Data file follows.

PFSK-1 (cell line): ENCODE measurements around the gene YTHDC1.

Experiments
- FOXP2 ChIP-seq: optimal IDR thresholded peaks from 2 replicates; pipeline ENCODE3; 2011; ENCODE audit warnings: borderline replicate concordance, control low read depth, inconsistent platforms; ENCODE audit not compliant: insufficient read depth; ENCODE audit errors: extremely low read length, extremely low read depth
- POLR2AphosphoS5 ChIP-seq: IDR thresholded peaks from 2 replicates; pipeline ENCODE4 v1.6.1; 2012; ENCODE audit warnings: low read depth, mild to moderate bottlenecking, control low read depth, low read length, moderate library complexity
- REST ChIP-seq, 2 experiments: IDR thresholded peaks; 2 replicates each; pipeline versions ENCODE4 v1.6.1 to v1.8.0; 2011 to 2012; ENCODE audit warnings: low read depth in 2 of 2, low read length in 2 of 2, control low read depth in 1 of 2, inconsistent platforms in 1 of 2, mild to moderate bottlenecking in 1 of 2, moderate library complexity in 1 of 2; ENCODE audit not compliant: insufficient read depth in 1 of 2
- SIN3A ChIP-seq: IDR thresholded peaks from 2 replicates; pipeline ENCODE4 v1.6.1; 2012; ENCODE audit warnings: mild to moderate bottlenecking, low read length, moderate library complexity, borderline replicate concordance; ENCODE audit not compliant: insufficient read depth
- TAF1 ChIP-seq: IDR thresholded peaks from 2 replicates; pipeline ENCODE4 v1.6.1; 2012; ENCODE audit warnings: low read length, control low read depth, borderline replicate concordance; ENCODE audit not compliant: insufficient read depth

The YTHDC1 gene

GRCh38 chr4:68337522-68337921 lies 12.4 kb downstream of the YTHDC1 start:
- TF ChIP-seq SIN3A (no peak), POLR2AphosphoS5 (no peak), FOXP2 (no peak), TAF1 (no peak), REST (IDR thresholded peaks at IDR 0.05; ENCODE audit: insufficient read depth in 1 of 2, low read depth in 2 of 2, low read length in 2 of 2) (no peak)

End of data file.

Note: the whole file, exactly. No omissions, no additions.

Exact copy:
PFSK-1 (cell line): ENCODE measurements around the gene YTHDC1.

Experiments
- FOXP2 ChIP-seq: optimal IDR thresholded peaks from 2 replicates; pipeline ENCODE3; 2011; ENCODE audit warnings: borderline replicate concordance, control low read depth, inconsistent platforms; ENCODE audit not compliant: insufficient read depth; ENCODE audit errors: extremely low read length, extremely low read depth
- POLR2AphosphoS5 ChIP-seq: IDR thresholded peaks from 2 replicates; pipeline ENCODE4 v1.6.1; 2012; ENCODE audit warnings: low read depth, mild to moderate bottlenecking, control low read depth, low read length, moderate library complexity
- REST ChIP-seq, 2 experiments: IDR thresholded peaks; 2 replicates each; pipeline versions ENCODE4 v1.6.1 to v1.8.0; 2011 to 2012; ENCODE audit warnings: low read depth in 2 of 2, low read length in 2 of 2, control low read depth in 1 of 2, inconsistent platforms in 1 of 2, mild to moderate bottlenecking in 1 of 2, moderate library complexity in 1 of 2; ENCODE audit not compliant: insufficient read depth in 1 of 2
- SIN3A ChIP-seq: IDR thresholded peaks from 2 replicates; pipeline ENCODE4 v1.6.1; 2012; ENCODE audit warnings: mild to moderate bottlenecking, low read length, moderate library complexity, borderline replicate concordance; ENCODE audit not compliant: insufficient read depth
- TAF1 ChIP-seq: IDR thresholded peaks from 2 replicates; pipeline ENCODE4 v1.6.1; 2012; ENCODE audit warnings: low read length, control low read depth, borderline replicate concordance; ENCODE audit not compliant: insufficient read depth

The YTHDC1 gene

GRCh38 chr4:68337522-68337921 lies 12.4 kb downstream of the YTHDC1 start:
- TF ChIP-seq SIN3A (no peak), POLR2AphosphoS5 (no peak), FOXP2 (no peak), TAF1 (no peak), REST (IDR thresholded peaks at IDR 0.05; ENCODE audit: insufficient read depth in 1 of 2, low read depth in 2 of 2, low read length in 2 of 2) (no peak)